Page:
Southern Pacific class GS-4
The references in this article are unclear because of a lack of inline citations. (June 2011) (Learn how and when to remove this template message)
|Southern Pacific GS-4|
SP 4449, the youngest (and sole-remaining) GS-4 locomotive, under steam in Tacoma, WA in June, 2011.
The GS-4 is a streamlined 4-8-4 Northern type steam locomotive used on the Southern Pacific Company from 1941 to 1958. They were built by the Lima Locomotive Works and were numbered 4430 through 4457. "GS" stands for "Golden State" or "General Service."
Unlike the GS-3, the GS-4 had a dual-headlight casing (top headlight was a mars light) on the silver smokebox. Another change was the all-weather cab. It retained the skyline casing atop of the boiler, skirting on the sides, an air horn to supplement the whistle and teardrop classification lights. They carried the orange and red "Daylight" paint scheme.
The GS-4s were passenger engines capable of 110 mph (180 km/h), though timetable speed limit never exceeded 75 mph or 121 km/h. Southern Pacific's premier passenger trains were pulled by GS-4s, the Coast Daylight, San Joaquin Daylight, Lark, Cascade, Golden State and Sunset Limited. During wartime and in the first years after the war some of the GS-4 locomotives were painted black; by 1948 all had been repainted into Daylight colors. Starting in 1947 most were painted black again and had their side skirts removed for easier maintenance, and were reassigned to the San Jose-San Francisco commuter trains, freight service and the occasional San Joaquin Daylight (steam locomotives remained on that train as late as 1956 which made the San Joaquin Daylight the last streamliner train to be pulled by steam on the Southern Pacific) until new diesels arrived and they were retired. The last GS-4 engines were deskirted and painted black in 1956; a GS-4 pulled its last passenger train in October 1958. All were retired by 1958. GS-4 number 4443 pulled one of the final steam excursions on the Southern Pacific in 1957, and appeared in the opening credits of the Frank Sinatra film Pal Joey. SP 4449 (Southern Pacific 4449) appeared in the 1986 movie Tough Guys as the Gold Coast Flyer. In the screenplay, the 4449 was hijacked, and then crashed through the Mexican border in the movie; however, a wooden and fabric full-size scale model was used to depict the crash. The actual SP 4449 was returned unscathed to the private group that owned it. An unknown GS-4 appeared in the movie Dear Heart as the 20th century limited, and another GS-4 appeared as the main setting for Strangers on a Train (film).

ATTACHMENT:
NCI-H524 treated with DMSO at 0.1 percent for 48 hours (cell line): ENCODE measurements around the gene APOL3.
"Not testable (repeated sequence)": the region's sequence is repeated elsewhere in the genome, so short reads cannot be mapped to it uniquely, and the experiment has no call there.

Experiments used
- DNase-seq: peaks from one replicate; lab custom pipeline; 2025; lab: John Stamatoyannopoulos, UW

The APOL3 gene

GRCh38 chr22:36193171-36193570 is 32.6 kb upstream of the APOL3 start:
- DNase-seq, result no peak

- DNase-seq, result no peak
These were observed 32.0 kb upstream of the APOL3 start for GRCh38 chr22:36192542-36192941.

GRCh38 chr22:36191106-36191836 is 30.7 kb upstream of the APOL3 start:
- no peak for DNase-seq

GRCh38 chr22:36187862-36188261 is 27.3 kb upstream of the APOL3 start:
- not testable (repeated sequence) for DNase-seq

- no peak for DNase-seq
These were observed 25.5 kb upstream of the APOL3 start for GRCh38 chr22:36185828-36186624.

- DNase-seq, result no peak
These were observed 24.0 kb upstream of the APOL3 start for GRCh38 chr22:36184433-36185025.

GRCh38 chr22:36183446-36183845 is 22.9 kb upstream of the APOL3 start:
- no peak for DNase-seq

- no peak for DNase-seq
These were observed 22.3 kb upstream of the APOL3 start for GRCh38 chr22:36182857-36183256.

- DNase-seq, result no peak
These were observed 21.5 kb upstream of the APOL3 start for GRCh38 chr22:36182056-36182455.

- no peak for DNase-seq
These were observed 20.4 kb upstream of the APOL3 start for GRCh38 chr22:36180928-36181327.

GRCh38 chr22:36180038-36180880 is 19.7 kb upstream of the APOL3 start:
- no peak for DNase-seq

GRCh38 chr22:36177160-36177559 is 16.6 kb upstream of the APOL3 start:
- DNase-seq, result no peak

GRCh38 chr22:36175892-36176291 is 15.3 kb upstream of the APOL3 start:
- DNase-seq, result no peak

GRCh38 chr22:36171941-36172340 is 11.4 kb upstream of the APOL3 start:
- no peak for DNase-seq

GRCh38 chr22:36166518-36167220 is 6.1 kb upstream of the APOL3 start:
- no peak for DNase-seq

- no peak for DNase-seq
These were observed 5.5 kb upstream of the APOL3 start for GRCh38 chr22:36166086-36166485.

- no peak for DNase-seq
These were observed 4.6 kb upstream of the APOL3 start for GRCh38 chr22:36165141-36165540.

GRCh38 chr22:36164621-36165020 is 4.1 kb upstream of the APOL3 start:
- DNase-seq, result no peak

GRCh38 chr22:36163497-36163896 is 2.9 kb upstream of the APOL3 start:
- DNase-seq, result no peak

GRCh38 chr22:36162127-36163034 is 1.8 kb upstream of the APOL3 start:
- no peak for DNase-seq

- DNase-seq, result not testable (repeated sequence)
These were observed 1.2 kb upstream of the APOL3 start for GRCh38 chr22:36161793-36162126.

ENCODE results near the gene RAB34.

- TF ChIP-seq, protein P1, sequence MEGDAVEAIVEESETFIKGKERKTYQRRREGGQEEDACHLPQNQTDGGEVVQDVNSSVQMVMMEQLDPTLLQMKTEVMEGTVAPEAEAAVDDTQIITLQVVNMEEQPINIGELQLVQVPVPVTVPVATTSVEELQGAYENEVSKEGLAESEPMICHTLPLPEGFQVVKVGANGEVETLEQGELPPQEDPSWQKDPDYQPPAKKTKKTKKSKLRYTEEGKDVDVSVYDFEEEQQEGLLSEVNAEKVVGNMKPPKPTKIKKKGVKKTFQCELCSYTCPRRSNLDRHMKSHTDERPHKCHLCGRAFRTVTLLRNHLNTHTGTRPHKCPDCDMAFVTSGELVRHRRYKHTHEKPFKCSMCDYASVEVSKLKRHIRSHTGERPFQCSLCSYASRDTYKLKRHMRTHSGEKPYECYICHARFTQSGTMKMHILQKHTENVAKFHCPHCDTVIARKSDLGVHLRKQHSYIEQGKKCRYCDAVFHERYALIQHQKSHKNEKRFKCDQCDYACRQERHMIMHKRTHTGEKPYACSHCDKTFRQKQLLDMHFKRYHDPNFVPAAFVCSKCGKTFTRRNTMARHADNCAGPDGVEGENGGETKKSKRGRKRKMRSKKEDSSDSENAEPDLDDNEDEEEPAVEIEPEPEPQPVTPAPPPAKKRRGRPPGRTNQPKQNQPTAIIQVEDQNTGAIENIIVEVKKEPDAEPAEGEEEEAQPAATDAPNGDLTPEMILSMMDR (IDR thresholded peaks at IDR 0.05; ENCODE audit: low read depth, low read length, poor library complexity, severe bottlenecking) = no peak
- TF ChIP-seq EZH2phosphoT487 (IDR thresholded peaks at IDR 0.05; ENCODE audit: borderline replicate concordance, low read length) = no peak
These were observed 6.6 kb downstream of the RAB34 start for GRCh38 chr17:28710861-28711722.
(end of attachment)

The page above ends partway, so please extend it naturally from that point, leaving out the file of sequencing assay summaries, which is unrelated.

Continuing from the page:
Southern Pacific 4449 is the only surviving GS-4 locomotive and is one of the most recognizable locomotives of all time. She was donated to the City of Portland in 1958 and moved to Oaks Amusement Park for static display until December of 1974 when the locomotive was removed from the park to undergo restoration. From August 1975 to December 1976, 4449 shared duties with several other steam locomotives pulling the American Freedom Train throughout the U.S. 4449 is still operational and since mid-2012 resides at the Oregon Rail Heritage Center in Portland along with other preserved locomotives and rolling stock.
- Church, Robert J. (2004). Southern Pacific Daylight Locomotives (1st ed.). Signature Press. ISBN 1-930013-11-6.
- Diebert, Timothy S. & Strapac, Joseph A. (1987). Southern Pacific Company Steam Locomotive Compendium. Shade Tree Books. ISBN 0-930742-12-5.
- The American Freedom Train Foundation (1975). The American Freedom Train Official Commemorative Program 1975 / 1976. The American Freedom Train Foundation.